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Tesla Police Car Battery Dies Mid-Pursuit

The Fremont Police Department's Tesla police car recently ran out of juice in the middle of a police chase.

Fremont, CA – Somebody failed to fully charge the Fremont Police Department’s Tesla at the end of a shift and the car died during a police chase.

Officials said the electric police car ran out of juice as an officer was pursuing a vehicle headed to South Bay, KPIX reported.

“Just slowed down to six miles of battery on the Tesla, so I may lose it here in a sec,” the officer said over the police radio. “If someone else is able, can they maneuver into the number one spot?”

Other police cars took over the lead in the pursuit, which was later called off because it had become unsafe.

The suspect’s vehicle was later found abandoned in San Jose, according to KPIX.

“The Tesla wasn’t fully charged at the beginning of the shift,” a spokesman for the Fremont Police Department said. “This unfortunately happens from time to time even in our vehicles that run on gas, if they aren’t re-fueled at the end of a shift.”

The Fremont Police Department put the used, 2014 Model S Tesla on the streets earlier this year as part of a pilot program for an emissions-free fleet, KPIX reported.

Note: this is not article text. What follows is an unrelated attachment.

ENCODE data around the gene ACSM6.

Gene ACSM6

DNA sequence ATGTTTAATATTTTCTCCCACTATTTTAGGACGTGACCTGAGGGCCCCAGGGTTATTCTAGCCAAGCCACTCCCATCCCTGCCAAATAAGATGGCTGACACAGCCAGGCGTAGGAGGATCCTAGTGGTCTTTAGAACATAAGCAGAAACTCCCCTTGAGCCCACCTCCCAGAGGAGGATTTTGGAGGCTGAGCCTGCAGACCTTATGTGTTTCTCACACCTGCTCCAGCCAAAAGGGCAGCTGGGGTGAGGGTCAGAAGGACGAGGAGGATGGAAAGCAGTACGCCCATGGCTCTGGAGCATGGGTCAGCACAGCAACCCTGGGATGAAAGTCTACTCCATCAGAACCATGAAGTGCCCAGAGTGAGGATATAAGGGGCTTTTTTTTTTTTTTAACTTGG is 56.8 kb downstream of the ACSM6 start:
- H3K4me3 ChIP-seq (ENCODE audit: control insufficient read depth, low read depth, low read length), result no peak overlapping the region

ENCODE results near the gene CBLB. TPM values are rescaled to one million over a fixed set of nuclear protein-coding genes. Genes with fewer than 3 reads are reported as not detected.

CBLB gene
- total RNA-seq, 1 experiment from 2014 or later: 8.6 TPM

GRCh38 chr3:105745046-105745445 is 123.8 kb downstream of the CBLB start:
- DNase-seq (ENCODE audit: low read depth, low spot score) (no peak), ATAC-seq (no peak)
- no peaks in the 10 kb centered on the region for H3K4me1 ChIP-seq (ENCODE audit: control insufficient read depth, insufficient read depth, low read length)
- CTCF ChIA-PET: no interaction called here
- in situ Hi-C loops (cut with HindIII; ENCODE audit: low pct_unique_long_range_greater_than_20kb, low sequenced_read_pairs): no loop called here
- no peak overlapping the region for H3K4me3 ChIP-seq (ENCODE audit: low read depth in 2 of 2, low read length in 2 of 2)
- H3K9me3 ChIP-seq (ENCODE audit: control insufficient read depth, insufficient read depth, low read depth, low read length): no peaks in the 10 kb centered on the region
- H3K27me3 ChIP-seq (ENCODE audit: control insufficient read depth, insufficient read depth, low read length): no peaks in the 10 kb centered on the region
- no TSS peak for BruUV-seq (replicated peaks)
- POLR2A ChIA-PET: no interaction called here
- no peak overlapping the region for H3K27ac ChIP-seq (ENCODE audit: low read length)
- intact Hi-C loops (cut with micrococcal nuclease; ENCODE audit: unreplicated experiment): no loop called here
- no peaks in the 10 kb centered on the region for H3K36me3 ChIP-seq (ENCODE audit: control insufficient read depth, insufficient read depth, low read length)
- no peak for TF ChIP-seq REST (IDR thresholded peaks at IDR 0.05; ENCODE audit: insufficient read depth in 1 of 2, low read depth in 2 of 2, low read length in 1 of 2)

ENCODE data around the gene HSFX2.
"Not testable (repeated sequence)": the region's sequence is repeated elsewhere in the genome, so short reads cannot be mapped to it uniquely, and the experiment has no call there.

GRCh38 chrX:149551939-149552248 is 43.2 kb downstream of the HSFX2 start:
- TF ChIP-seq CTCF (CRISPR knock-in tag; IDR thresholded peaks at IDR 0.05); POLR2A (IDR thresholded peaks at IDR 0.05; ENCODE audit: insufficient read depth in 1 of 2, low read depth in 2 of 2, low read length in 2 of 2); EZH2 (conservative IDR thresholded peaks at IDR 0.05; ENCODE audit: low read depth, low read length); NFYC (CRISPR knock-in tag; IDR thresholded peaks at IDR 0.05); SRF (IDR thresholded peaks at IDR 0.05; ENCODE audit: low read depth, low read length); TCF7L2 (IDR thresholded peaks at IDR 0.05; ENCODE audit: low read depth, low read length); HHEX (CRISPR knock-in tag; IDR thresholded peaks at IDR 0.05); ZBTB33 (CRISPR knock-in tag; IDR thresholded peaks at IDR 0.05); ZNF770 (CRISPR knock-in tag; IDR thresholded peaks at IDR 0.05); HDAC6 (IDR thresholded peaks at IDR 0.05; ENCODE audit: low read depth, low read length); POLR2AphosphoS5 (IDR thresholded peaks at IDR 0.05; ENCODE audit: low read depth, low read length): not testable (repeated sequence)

The department paid $61,478 for the cutting-edge electric vehicle that was manufactured at a plant in Fremont.

The Tesla replaced a 2007 Dodge Charger that was taken out of commission, according to KPIX.

“This is not a trophy vehicle,” the police department said on its website. “After the testing phase and performance evaluation, we aim to add more in the future.”

The city of Fremont, which is trying to reduce greenhouse gases by 25 percent by 2020, began researching in 2017 whether it was possible for the police department to have a fleet of zero-emission vehicles, KPIX reported.

The city estimated that it cost of gas over a five-year period was $32,000 for a Ford Explorer patrol car and said the Tesla would eliminate the cost of gas.

However, the city offered no information regarding the cost of power to charge the planned Tesla fleet or the greenhouse emissions associated with generating that electricity.

Tom Gantert - September Thu, 2019

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